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Latest fallen Canadian soldier begins the final journey home.

KANDAHAR, Afghanistan - A Canadian medic killed in a vicious Taliban ambush was celebrated Wednesday as a man who had dedicated his "life to protecting and rescuing" those in need.


KANDAHAR, Afghanistan - A Canadian medic killed in a vicious Taliban ambush was celebrated Wednesday as a man who had dedicated his "life to protecting and rescuing" those in need.

Cpl. Michael Starker, the 83rd Canadian soldier to die in Afghanistan, began his final journey home with a ramp ceremony at Kandahar Airfield that no matter how many times it has been performed never loses its poignancy.

The last whisps of a sandstorm blew across the tarmac in the gathering dusk, as a Bison armoured vehicle carried Starker's flag-wrapped coffin to edge of a silent phalanx of fellow soldiers.

Starker, 36, of Calgary, was killed Tuesday.

He was gunned down in an ambush by insurgents in the Pashmul region of Zhari district, about 25 kilometres outside the city but died later in hospital.

Starker didn't have to be there, Maj. Pierre Bergeron reflected.

"Cpl. Starker was a good man," he said.

"He was also a reservist who could have stayed in Canada and continued working as a paramedic, rather he made a choice. He chose to come to Afghanistan and serve and do something to make this world a better place."

Another soldier wounded with Starker, sat quietly in a wheelchair as eight fellow medics shouldered the coffin into the belly of a Hercules transport for the flight back to Canada.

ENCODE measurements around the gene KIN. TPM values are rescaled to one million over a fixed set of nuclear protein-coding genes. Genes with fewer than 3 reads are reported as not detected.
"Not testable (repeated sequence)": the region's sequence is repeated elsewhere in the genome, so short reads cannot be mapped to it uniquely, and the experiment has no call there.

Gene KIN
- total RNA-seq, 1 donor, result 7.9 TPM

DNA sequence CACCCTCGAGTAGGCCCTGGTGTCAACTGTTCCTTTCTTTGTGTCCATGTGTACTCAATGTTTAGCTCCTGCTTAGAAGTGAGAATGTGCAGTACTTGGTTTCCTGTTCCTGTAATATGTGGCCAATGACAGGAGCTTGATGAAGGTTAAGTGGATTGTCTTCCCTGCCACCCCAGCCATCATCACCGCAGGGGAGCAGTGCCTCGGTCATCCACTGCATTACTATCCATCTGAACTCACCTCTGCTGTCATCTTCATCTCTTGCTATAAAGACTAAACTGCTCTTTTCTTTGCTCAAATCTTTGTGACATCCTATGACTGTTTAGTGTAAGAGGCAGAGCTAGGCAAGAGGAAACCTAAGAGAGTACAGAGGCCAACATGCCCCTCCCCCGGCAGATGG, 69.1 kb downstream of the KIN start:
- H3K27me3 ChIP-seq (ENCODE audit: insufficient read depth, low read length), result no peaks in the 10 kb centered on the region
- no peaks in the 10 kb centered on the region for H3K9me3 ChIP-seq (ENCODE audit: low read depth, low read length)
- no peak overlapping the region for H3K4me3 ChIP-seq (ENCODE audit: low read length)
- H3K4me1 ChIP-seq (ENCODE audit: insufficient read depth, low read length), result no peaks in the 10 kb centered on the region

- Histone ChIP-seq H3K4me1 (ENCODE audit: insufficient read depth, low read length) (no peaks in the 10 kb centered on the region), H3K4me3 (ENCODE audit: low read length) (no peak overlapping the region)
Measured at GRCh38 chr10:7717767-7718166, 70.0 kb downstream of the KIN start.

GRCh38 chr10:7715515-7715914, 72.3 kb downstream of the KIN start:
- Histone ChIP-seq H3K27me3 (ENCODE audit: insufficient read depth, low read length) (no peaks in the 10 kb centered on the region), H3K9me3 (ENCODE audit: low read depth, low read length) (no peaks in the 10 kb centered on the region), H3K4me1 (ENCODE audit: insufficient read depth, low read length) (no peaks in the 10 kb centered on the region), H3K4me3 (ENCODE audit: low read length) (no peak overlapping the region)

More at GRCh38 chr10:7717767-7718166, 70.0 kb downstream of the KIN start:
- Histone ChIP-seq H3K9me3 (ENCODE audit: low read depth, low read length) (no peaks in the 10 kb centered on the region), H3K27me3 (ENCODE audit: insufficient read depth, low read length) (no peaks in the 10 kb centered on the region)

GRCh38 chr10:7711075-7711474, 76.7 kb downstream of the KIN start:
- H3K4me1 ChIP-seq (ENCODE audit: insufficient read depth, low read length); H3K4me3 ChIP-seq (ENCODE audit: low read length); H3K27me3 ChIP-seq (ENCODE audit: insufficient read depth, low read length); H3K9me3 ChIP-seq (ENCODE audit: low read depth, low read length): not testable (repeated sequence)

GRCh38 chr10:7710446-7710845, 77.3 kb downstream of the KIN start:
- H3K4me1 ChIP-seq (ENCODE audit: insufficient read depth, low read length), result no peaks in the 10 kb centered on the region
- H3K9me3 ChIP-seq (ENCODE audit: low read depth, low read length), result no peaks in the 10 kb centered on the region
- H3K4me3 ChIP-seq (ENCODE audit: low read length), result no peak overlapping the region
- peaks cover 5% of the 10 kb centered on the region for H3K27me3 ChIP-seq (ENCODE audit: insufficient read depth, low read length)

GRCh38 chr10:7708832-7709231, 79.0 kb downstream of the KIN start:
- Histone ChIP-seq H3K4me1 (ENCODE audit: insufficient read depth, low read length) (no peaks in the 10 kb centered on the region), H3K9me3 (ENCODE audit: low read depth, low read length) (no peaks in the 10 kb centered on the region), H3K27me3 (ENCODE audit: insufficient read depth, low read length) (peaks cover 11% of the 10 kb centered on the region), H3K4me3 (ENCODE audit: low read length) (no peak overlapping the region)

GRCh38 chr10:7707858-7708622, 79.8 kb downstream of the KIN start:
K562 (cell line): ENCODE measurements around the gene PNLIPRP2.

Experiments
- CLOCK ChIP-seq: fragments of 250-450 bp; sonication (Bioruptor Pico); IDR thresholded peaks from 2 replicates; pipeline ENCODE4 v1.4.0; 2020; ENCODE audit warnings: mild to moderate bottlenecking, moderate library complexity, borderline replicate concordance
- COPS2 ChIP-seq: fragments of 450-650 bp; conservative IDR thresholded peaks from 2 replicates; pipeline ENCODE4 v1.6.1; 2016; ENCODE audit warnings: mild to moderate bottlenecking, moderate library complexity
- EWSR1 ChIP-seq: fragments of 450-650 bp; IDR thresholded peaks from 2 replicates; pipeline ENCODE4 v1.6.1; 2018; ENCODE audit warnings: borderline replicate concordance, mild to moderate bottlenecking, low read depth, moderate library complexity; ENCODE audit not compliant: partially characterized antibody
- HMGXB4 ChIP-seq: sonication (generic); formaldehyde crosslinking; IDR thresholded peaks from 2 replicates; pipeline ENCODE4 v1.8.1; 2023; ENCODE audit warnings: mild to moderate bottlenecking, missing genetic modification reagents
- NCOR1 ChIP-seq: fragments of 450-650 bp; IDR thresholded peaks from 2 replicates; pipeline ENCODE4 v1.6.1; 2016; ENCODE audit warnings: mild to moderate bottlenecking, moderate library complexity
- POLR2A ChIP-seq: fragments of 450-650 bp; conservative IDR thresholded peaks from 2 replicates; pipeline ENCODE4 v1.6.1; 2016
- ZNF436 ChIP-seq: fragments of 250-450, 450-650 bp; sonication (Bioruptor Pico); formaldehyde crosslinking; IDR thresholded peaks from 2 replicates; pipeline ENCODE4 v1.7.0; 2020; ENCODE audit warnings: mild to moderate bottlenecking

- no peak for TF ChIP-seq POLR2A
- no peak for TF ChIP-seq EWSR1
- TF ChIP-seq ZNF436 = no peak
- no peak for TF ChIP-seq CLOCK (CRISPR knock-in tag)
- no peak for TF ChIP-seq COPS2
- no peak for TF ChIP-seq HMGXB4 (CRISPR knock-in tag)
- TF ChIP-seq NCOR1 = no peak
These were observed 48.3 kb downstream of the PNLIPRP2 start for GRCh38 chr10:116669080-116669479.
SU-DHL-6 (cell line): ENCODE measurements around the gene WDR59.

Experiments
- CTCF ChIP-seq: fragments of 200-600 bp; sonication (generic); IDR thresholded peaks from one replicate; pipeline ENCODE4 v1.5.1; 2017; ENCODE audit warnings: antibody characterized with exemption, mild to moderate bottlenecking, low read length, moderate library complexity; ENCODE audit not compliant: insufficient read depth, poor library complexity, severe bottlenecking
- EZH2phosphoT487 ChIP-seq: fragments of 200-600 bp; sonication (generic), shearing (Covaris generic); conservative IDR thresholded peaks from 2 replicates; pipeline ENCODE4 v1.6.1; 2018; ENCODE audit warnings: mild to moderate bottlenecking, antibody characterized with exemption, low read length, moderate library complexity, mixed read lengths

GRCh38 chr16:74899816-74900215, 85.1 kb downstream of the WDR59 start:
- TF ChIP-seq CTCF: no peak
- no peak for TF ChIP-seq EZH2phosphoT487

A man of humble nature, with charisma, a gift for humour and the "ability to hang in there until he had made you smile or laugh," was how the deputy Canadian padre Maj. Jim Short described Starker.

He says the 36-year-old's "potent skills" as a paramedic instilled confidence in those who knew him and served with him.

Bergeron invoked passages from the poem In Flanders Fields, written over 90 years ago during the First World War by an army surgeon, Lt.-Col. John McCrae.

"We are the dead; short days ago we lived, felt dawn and watched the sunset glow," Bergeron said, his voice cascading from a loudspeaker across the silent desert as the last light of this day flickered away.

The Canadian army is investigating the circumstances surrounding the ambush, which took place in a sector that has been repeatedly clearled of insurgents over the last two years.

Few details have been provided.

Although ambushes happen routinely, it's nearly 20 months since a Canadian soldier died as the result of direct gun battle with insurgents. The Taliban have preferred to use improvised explosives or roadside bombs to kill and maim, not only soldiers, but civilians as well.

Starker was part of a Civil-Military Co-operation team that goes village to village talking with local Afghans and bringing their concerns back to Canadian commanders.

It was that spirit Bergeron summoned as thousands of NATO troops - Canadian, British, American, Romanian Dutch - saluted the coffin as it was marched slowly down the tarmac to a piper's lament.

"As Michael passes before us one last time, it is with respect and dignity that we honour his life and his dedication to protecting and rescuing those in need," said the senior padre.

Starker was married but had no children.

 
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